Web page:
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Some hedge funders are optimistic about what President Donald Trump can do for their industry.
At the Absolute Return Symposium on Thursday, four out of the five hedge fund executives polled on a panel said they thought the president was good for business. The fifth declined to say.
Some of the panelists said they believed hedge funds were overregulated and were hopeful the new administration would pare policing efforts.
Chris Hardy, the chief compliance officer at Whitebox Advisors, which paid a $1.2 million settlement in 2014 after the Securities and Exchange Commission investigated the firm on suspicion of illegal short selling, said he was hopeful that the agency would pull away from its so-called broken-windows approach.
Hardy described the strategy as “investigating managers and holding them accountable for pretty minor infractions in a really significant way.”
“It’s the theory that if you take out the small stuff,” he said, “the big stuff will take care of itself.”
“Hopefully we’ll see some pullback from that,” Hardy told an audience of Wall Streeters at a tony conference center overlooking Central Park.
Last year, the SEC issued a record number of sanctions, most likely a result of the agency enforcing more minor cases, according to a Wall Street Journal report from the time.
Hedge fund execs often say complying with regulations is costly, and Hardy brought that point up at the panel. He cited a document that managers must file with regulators called the Form PF.
“Strengthening the corporate culture within a firm is always a positive thing, but you take ridiculous things like Form PF – there are no regulators here I’m hoping,” Hardy said.
“There were so many promises about what it was meant to do, and it hasn’t even gotten close to doing that,” he added. “I have significant doubts they’re even taking the data and analyzing it in any meaningful way. The amount of money that firms have had to drop in to find solutions to problems like that to me is a fairly ridiculous thing.”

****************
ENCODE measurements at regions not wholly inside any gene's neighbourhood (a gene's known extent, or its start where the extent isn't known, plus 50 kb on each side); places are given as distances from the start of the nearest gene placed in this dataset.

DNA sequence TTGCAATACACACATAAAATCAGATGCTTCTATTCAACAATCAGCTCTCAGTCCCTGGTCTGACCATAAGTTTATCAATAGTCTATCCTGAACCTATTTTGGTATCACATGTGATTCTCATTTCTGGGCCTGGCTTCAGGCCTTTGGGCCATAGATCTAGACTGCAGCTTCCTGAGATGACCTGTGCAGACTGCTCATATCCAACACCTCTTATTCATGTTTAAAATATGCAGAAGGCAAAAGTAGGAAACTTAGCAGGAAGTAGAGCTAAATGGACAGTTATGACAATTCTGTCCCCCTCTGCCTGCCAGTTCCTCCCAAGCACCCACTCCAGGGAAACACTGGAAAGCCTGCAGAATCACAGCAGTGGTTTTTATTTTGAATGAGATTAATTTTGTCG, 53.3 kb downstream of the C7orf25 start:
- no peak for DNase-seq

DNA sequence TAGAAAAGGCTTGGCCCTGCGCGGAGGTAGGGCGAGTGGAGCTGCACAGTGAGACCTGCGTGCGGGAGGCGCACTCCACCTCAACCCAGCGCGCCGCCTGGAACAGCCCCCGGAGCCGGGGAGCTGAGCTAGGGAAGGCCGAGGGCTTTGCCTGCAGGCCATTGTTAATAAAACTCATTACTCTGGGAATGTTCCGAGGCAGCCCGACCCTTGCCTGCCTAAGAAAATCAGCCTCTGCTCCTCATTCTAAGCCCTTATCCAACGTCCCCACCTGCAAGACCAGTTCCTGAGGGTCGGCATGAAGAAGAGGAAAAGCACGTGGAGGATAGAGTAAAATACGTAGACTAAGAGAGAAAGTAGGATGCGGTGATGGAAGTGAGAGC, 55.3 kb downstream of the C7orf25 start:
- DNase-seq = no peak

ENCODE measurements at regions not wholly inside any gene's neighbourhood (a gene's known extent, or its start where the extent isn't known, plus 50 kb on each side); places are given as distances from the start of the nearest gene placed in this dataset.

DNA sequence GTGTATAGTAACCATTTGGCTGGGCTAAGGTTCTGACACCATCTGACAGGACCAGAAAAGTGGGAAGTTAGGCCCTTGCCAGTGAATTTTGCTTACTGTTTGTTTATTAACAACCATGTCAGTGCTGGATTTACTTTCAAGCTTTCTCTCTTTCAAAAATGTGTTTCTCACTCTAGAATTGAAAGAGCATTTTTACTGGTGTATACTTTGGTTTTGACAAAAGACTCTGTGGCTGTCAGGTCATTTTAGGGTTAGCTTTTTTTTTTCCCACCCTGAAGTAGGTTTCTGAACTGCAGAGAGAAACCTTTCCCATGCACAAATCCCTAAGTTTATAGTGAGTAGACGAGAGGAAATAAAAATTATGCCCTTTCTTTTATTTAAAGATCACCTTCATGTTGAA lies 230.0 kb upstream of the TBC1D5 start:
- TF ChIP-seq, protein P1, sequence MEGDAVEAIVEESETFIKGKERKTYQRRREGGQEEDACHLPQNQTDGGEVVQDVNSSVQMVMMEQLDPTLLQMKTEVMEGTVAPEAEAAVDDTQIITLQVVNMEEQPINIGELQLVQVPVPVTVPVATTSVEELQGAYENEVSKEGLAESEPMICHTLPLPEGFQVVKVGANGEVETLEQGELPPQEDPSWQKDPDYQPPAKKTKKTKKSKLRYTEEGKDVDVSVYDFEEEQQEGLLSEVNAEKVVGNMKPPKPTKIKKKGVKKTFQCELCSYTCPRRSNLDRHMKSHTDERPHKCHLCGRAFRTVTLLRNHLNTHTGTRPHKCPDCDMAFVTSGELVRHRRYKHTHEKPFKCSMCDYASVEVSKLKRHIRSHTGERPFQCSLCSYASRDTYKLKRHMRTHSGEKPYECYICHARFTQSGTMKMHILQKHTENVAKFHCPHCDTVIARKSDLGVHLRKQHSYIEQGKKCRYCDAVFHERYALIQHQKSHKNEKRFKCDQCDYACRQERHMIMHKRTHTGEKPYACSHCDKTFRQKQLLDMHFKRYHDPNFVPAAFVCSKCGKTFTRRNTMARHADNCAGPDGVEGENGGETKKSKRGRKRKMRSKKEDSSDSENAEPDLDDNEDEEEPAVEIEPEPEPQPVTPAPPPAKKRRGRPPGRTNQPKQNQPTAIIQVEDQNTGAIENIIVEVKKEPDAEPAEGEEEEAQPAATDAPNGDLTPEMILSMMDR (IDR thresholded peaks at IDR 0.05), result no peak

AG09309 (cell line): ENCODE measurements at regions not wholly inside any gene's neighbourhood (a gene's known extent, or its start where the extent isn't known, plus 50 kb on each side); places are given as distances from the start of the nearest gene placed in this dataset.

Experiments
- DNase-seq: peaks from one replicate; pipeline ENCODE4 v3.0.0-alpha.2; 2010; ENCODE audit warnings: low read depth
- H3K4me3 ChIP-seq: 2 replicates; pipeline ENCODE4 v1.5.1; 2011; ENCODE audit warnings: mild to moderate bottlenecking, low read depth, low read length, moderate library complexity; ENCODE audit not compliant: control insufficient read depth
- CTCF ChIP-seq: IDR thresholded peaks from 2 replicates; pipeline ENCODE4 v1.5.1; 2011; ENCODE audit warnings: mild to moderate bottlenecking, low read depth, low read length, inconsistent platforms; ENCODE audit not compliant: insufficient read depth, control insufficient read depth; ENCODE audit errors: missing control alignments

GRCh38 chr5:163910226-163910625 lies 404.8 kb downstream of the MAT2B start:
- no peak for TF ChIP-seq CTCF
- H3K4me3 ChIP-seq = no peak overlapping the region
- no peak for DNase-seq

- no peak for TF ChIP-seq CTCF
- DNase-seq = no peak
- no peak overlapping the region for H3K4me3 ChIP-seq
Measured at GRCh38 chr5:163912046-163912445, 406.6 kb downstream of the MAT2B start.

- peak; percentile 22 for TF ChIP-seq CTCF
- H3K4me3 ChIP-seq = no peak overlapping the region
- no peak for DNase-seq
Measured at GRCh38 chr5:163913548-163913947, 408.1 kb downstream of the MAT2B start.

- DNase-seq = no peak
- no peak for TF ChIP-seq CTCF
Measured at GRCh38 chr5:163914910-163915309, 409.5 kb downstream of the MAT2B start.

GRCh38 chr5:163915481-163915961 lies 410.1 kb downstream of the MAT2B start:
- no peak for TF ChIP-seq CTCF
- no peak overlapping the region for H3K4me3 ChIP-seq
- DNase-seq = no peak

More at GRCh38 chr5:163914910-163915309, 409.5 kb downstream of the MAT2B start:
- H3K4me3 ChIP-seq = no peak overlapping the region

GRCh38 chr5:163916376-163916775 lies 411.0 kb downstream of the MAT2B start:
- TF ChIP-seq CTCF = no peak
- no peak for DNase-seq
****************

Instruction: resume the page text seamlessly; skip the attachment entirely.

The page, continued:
Trump has picked Jay Clayton, a longtime partner at the law firm Sullivan & Cromwell, to head the SEC. Clayton is known for his ties to the hedge fund industry, and he has previously represented hedge fund managers like Bill Ackman and Paul Tudor Jones, The New York Times reported.
Another hedge funder on the panel, Patrick Kelly, the cofounder of Brigade Capital Management, said he was “encouraged” by the Trump administration’s ties.
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“The last eight years, we’ve had a situation where they were assuming that you maybe weren’t as legit as you lived your life to be,” Kelly said. “I’m encouraged by the commercial nature of the people there, who understand that the mortgage crisis was maybe not caused by the things you read about in the paper, and there were other things behind it.”
“If we get back to a business isn’t bad approach, I think it benefits everybody,” he added.
Brigade managed $4.5 billion in hedge fund assets as of midyear 2016, according to the HFI Billion Dollar Club ranking. Whitebox managed $4.2 billion.
Richard Shapiro, a partner at the $3 billion Wexford Capital, and Andrew Rabinowitz, the president of the $13 billion Marathon Asset Management, also participated in the panel. Both said they thought Trump was good for the hedge fund business.
The fifth panelist was Alec Litowitz, the founder of the $13.5 billion Magnetar Capital. Following the financial crisis, the SEC investigated Magnetar for more than a year after the fund created risky deals betting on the mortgage crisis that lost billions of dollars. Magnetar wasn’t charged with wrongdoing.
Asked whether he thought Trump was good for the hedge fund industry, Litowitz declined to say.
“I haven’t seen his last tweet, so I don’t know,” he said, drawing laughs from the audience.